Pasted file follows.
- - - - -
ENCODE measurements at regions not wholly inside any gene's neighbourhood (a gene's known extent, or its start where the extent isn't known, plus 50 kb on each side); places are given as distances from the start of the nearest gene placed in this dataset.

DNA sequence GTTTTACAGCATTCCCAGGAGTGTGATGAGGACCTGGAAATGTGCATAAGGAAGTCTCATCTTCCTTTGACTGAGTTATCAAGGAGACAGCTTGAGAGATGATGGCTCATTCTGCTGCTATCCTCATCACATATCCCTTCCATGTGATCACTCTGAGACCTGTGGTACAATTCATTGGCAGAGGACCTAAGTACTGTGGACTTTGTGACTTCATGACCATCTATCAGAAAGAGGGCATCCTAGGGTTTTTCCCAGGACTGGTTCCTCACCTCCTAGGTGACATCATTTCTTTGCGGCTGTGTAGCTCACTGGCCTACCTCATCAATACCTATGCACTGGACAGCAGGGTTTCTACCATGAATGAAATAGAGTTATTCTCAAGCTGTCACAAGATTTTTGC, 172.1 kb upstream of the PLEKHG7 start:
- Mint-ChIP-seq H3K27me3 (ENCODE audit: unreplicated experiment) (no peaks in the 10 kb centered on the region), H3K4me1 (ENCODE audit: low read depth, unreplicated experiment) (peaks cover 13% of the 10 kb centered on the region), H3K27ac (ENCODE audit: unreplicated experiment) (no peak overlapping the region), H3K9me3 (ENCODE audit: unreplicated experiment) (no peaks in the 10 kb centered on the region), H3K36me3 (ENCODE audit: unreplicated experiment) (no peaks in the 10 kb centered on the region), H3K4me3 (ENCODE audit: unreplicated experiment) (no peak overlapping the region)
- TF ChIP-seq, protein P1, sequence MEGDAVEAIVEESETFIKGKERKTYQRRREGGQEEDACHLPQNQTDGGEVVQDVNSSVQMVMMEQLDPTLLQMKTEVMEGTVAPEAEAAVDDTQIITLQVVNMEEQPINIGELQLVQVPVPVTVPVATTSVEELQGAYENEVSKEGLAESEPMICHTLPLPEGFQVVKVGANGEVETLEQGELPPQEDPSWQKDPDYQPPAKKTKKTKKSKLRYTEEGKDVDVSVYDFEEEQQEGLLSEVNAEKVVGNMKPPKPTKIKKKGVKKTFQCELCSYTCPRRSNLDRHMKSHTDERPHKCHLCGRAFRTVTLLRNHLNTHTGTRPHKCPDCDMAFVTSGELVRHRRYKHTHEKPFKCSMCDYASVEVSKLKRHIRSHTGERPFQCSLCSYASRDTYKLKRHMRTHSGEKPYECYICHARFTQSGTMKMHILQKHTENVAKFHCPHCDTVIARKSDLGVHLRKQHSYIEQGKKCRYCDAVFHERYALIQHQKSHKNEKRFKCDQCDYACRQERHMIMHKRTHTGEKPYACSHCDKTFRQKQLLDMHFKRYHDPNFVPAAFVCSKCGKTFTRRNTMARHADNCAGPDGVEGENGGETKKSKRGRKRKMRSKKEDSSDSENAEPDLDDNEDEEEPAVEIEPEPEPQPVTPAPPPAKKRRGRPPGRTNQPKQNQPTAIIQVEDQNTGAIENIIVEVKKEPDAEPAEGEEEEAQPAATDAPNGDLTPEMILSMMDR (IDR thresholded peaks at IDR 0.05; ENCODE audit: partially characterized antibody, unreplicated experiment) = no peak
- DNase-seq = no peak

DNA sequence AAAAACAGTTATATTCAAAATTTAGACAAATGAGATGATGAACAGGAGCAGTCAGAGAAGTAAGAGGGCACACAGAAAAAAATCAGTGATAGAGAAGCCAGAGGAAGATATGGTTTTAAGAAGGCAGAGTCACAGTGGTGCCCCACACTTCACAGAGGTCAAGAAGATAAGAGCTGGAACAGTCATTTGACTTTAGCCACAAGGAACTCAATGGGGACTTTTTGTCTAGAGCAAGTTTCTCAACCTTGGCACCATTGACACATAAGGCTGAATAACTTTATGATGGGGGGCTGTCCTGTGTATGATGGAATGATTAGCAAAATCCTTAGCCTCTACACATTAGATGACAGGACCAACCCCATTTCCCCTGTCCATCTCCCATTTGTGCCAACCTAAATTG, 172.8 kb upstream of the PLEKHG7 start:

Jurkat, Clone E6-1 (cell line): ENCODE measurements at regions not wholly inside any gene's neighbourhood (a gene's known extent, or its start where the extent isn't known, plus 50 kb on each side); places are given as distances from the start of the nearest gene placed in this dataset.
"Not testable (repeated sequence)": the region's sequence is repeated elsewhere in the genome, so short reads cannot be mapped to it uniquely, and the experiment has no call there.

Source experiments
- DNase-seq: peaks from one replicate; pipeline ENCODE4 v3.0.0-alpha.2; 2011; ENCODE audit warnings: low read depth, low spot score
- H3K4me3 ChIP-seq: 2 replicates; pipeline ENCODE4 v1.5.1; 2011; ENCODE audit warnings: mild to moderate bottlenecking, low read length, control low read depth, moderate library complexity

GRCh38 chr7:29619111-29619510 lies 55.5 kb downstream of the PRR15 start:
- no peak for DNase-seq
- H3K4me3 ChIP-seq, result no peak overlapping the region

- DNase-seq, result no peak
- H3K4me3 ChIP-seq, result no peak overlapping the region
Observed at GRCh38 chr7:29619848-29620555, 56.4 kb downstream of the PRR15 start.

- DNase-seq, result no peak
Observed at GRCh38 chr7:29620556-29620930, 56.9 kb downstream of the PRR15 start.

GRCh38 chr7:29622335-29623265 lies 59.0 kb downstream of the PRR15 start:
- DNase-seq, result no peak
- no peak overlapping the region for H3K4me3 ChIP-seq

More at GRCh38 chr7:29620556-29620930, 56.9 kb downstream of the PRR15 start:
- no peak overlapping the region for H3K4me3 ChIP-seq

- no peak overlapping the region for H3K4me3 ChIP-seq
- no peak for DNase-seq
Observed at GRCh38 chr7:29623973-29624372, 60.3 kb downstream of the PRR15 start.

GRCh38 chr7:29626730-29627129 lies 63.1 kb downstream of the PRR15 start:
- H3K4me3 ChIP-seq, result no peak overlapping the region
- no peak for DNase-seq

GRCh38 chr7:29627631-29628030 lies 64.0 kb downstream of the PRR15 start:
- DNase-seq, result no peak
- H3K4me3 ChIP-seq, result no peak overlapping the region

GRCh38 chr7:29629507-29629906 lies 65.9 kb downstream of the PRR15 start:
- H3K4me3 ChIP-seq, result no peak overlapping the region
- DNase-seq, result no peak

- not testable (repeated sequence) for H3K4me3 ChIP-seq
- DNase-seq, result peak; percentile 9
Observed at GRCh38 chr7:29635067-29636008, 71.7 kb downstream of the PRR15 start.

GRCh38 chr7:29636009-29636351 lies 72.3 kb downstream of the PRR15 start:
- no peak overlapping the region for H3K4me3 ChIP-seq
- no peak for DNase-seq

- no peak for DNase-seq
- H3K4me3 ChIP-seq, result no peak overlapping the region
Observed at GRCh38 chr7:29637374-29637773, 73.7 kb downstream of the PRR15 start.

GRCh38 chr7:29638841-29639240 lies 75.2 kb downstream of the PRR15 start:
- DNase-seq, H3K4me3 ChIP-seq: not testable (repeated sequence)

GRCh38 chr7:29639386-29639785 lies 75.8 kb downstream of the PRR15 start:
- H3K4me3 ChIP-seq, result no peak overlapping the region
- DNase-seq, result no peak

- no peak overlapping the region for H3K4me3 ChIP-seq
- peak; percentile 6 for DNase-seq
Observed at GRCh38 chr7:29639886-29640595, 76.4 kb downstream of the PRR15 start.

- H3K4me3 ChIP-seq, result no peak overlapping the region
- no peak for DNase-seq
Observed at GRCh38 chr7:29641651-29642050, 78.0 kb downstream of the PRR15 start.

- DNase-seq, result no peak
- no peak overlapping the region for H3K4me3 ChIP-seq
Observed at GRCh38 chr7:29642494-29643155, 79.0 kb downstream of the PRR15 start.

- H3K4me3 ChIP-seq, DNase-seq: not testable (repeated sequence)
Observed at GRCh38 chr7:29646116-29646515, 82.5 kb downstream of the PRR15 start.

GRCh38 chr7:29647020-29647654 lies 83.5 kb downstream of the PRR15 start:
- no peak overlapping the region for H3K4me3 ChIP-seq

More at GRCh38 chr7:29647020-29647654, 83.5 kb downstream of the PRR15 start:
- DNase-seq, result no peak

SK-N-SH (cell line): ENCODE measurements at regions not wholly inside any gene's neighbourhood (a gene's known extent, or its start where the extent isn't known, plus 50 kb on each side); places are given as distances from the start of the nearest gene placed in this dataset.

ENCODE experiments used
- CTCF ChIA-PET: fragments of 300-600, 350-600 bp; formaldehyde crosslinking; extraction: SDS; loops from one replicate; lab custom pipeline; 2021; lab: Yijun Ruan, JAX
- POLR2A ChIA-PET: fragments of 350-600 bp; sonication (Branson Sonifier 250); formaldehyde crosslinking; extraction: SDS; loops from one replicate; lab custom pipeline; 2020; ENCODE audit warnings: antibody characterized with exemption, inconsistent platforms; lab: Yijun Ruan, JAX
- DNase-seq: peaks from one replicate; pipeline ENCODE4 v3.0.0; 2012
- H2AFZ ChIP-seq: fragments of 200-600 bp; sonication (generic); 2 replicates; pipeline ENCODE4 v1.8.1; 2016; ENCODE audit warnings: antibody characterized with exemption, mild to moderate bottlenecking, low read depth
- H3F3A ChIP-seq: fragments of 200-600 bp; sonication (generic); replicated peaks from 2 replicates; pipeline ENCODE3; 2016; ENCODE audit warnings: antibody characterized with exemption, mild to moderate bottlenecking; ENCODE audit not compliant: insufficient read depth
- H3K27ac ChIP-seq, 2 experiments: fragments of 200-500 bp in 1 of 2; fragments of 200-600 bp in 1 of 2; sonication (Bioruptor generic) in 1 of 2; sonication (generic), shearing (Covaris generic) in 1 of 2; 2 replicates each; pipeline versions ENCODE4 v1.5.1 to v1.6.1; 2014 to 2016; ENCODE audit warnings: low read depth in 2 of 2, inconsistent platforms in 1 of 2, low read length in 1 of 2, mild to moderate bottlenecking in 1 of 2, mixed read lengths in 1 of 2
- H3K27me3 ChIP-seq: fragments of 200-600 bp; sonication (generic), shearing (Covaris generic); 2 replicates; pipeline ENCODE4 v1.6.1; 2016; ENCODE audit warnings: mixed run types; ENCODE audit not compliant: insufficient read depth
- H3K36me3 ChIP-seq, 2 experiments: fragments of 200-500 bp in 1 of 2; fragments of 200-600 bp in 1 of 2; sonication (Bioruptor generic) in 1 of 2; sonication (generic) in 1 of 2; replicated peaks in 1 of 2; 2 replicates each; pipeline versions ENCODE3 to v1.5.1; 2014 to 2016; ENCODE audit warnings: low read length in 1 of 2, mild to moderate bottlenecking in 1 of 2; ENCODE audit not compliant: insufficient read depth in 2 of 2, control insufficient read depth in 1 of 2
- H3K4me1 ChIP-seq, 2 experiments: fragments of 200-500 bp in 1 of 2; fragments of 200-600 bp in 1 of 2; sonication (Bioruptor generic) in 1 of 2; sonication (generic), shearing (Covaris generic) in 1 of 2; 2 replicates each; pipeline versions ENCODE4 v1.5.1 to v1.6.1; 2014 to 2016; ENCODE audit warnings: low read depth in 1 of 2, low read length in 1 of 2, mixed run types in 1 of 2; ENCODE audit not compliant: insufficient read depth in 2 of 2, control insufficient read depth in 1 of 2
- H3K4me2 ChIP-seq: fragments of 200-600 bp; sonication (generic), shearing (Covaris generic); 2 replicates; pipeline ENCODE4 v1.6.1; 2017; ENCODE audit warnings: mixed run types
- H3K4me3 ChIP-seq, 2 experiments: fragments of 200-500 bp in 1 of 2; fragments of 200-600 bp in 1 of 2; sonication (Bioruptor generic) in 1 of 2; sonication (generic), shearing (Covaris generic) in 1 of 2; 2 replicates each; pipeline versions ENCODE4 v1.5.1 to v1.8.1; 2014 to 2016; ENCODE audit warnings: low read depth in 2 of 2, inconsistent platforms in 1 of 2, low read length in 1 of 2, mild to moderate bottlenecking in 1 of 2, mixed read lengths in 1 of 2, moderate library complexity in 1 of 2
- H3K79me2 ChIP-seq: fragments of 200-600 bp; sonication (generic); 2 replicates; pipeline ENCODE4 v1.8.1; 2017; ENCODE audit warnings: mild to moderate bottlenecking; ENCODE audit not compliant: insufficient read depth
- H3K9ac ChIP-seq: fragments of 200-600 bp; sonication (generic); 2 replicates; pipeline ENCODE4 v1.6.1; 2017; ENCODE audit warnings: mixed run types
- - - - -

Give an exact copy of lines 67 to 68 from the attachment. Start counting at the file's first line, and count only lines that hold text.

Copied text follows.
ENCODE experiments used
- CTCF ChIA-PET: fragments of 300-600, 350-600 bp; formaldehyde crosslinking; extraction: SDS; loops from one replicate; lab custom pipeline; 2021; lab: Yijun Ruan, JAX